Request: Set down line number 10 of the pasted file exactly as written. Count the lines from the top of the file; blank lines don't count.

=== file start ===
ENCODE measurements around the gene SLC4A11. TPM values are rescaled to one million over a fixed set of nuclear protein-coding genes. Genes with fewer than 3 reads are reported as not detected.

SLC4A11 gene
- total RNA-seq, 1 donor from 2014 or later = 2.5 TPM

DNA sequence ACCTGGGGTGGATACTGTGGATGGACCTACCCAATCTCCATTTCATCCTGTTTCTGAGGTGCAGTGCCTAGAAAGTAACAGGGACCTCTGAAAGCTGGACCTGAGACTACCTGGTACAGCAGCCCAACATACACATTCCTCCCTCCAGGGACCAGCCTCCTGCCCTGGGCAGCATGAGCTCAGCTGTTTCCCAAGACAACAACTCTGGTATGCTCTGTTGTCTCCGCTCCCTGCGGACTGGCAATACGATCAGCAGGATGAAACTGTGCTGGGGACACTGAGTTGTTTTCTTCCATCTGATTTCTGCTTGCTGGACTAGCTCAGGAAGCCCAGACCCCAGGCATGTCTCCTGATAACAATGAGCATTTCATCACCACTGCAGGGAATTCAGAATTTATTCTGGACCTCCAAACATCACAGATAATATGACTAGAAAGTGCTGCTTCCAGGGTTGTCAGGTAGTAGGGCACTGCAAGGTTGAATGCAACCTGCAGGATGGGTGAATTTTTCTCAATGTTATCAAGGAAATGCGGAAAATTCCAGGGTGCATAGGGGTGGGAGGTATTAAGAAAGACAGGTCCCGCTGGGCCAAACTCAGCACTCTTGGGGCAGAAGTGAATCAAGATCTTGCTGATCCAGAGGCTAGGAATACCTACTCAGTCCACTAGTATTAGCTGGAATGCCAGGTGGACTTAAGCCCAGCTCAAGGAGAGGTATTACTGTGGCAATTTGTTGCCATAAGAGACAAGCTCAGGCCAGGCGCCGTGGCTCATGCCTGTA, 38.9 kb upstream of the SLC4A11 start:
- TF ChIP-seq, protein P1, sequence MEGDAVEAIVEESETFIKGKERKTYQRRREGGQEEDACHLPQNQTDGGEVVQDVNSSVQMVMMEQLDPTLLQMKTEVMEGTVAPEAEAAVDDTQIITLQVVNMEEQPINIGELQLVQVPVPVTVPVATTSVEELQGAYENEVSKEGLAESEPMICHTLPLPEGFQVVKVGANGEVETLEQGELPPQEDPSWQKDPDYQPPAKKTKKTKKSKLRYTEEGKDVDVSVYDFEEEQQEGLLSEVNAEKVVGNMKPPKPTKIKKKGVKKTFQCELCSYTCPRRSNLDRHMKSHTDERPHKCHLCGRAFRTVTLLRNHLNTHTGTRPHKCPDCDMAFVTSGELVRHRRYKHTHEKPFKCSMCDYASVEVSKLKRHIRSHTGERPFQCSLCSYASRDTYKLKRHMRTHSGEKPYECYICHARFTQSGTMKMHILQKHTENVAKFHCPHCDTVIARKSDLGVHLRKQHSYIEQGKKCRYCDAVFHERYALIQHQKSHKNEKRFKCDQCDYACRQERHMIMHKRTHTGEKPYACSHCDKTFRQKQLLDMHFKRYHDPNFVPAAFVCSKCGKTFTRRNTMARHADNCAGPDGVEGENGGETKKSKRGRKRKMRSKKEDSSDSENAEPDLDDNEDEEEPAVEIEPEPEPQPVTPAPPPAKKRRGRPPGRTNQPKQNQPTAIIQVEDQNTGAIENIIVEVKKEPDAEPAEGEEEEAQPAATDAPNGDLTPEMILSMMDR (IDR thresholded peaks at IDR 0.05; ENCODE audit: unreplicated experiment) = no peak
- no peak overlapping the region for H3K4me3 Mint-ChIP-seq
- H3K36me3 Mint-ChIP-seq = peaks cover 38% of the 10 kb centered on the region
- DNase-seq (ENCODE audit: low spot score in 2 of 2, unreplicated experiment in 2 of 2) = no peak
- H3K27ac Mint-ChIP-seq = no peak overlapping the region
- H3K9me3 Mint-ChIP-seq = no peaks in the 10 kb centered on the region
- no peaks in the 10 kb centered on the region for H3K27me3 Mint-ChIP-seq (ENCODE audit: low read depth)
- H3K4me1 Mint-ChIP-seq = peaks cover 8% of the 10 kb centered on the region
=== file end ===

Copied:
- H3K9me3 Mint-ChIP-seq = no peaks in the 10 kb centered on the region